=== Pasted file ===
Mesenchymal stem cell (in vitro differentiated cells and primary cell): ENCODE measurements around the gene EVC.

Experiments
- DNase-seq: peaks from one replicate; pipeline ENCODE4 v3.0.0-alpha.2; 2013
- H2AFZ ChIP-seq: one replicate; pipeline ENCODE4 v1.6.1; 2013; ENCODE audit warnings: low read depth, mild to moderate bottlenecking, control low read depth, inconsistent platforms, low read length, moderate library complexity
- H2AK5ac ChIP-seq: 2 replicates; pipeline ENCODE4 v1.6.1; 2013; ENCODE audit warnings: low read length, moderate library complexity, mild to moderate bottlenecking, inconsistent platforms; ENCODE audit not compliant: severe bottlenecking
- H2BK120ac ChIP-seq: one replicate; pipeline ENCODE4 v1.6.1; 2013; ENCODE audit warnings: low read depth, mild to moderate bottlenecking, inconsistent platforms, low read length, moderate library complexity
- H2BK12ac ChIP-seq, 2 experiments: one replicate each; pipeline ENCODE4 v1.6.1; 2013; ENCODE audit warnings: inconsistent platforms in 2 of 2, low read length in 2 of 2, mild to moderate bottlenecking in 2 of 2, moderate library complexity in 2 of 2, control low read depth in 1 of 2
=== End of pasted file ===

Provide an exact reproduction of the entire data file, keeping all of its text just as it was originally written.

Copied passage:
Mesenchymal stem cell (in vitro differentiated cells and primary cell): ENCODE measurements around the gene EVC.

Experiments
- DNase-seq: peaks from one replicate; pipeline ENCODE4 v3.0.0-alpha.2; 2013
- H2AFZ ChIP-seq: one replicate; pipeline ENCODE4 v1.6.1; 2013; ENCODE audit warnings: low read depth, mild to moderate bottlenecking, control low read depth, inconsistent platforms, low read length, moderate library complexity
- H2AK5ac ChIP-seq: 2 replicates; pipeline ENCODE4 v1.6.1; 2013; ENCODE audit warnings: low read length, moderate library complexity, mild to moderate bottlenecking, inconsistent platforms; ENCODE audit not compliant: severe bottlenecking
- H2BK120ac ChIP-seq: one replicate; pipeline ENCODE4 v1.6.1; 2013; ENCODE audit warnings: low read depth, mild to moderate bottlenecking, inconsistent platforms, low read length, moderate library complexity
- H2BK12ac ChIP-seq, 2 experiments: one replicate each; pipeline ENCODE4 v1.6.1; 2013; ENCODE audit warnings: inconsistent platforms in 2 of 2, low read length in 2 of 2, mild to moderate bottlenecking in 2 of 2, moderate library complexity in 2 of 2, control low read depth in 1 of 2